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The Thompson Reservoir Level as of Thursday, Oct. 24, is 411 acre feet. By-the-gallon rationing becomes mandatory when the water level drops to 300 acre feet or less.

Bad times, like good times and glory, are fleeting. It’s always a good idea to remind yourself of that when you are about to go through a long, hard time or you find yourself enduring a series of problems.

Avalon has serious financial challenges. Avalon has a crumbling sewer system. Avalon now needs a new hospital, according to Council Member Ralph Morrow, I don’t have any answers. I don’t even have a clue. If I had either, I’d offer them.

But I’ve been watching Avalon’s city leaders for a few years now and I have confidence that the council and city manager will find a way to meet the city’s needs. As a journalist, it will be interesting to see them go about making that happen. As a fan of Avalon, it’s going to be hard to watch because the task they face isn’t easy by a long shot.

Finally, some good news. Avalon water quality is improving and the waters off Avalon are getting good grades. Yes, the Avalon sewer system is in horrid shape. Yes, it will cost the city far more than it has. Yes, the financial impact of upgrading the system will be felt for years after the upgrade is completed. But things are finally getting better.

It’s nice to hear good news from time to time and a pleasure to pass the good news along.

JazzTrax, possibly the best of the off-season events to come to Catalina Island, has begun. It’s fun, it’s good for business. I don’t believe the win-win situation is always possible, but this is a prime example of what a win-win for all looks like. Unless you don’t like Jazz, but there are plenty of ways to have fun on Catalina Island if you aren’t interested in Jazz, so that really isn’t a problem at all, is it?

Have fun, Avalon.

If you read this week’s Catalina Islander, you know that it is quite likely all Southern California Edison electricity customers will help to foot the bill for improvements to Catalina’s drinking water system. At 9 cents a month, the increase will ruin no one’s life, cost no jobs on the mainland, ruin no businesses.

Yet I expect some mainlanders will object on genera principal.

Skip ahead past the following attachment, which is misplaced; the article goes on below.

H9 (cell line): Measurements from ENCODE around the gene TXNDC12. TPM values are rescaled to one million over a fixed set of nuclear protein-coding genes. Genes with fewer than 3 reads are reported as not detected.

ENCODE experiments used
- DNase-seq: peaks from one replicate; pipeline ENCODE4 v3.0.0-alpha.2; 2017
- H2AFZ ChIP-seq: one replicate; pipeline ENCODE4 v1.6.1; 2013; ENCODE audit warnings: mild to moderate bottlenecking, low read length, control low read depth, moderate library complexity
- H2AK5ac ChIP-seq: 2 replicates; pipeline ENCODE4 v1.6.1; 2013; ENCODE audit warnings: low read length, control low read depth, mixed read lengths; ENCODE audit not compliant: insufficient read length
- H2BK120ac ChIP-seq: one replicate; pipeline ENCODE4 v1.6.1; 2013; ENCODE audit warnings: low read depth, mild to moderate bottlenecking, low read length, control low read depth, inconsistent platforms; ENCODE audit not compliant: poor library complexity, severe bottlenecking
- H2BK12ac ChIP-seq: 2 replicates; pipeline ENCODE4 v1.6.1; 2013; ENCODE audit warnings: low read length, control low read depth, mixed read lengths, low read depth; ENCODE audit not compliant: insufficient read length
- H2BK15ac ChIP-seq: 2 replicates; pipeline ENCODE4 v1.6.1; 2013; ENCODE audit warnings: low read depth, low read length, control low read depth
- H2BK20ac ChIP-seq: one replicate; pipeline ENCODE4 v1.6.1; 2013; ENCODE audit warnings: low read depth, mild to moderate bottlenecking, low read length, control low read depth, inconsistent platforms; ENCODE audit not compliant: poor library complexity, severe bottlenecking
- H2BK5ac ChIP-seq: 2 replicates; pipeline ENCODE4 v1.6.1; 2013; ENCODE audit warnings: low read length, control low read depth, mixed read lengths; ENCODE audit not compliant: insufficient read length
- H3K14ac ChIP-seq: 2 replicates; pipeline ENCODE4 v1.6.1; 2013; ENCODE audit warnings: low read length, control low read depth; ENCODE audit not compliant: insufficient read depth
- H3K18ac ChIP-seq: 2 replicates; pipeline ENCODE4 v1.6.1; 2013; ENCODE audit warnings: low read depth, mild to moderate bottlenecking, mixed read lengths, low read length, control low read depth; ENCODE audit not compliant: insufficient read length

We’d like to know what you think about this. Is it really fair to ask people who do not live on the Island to help pay for Island utilities?

No one’s at fault. Let’s get that straight from the start. The fact that the 2013 Catalina Grand Prix motorcycle race had to be canceled just as the 2011 and 2012 races had to be canceled is not the result of human error or irresponsibility.

Some of the things that make Catalina Island unique, even special, also make it a logistical challenge for big events. Few other race courses would involve state and federal agencies as well as publicly and privately owned land.

Still, it seems a pity. Catalina Island could use some off-season events to boost visitor counts.

Maybe the focus should be on non-sport events like the Film Festival.

As of Thursday, Sept. 12, the Thompson Reservoir level measured 435 acre feet, a 7 acre foot drop from the previous week. Fresh water usage is expected to to decrease as the tourist season has ended and there are likely to be fewer visitors using water in Avalon. However, only rain—a lot of rain—will cause the fresh water level to rise. Water rationing will become mandatory when the Thompson Reservoir level measures 300 acre feet or less.

Congratulations, Ben Harvey, on becoming Avalon’s new city manager.

I’ve worked with Harvey in my capacity as a reporter and his capacity as region manager, public affairs, for Southern California Edison and I’ve always found him to be one of the best professional spokesmen I’ve dealt with. I’d be shocked if he proved any less skilled as a city manager.

As of Wednesday, Aug. 28, the water level at the Thompson Reservoir measured 448 acre feet. Last week, the water level was 451 acre feet. The positive side of the decline in tourist activity as we move from summer to fall is that water usage will decrease, which in turn will slow the drain on Avalon’s supply of fresh water.

The bad news is that unless we get a lot of rain in a short period of time, strict water rationing—which goes into effect when the water level reaches 300 acre feet—is inevitable.

The Thompson Reservoir water level, as of today, Friday, Aug. 23, is 451 acre feet deep. Water rationing begins when the water level reaches 300 acre feet.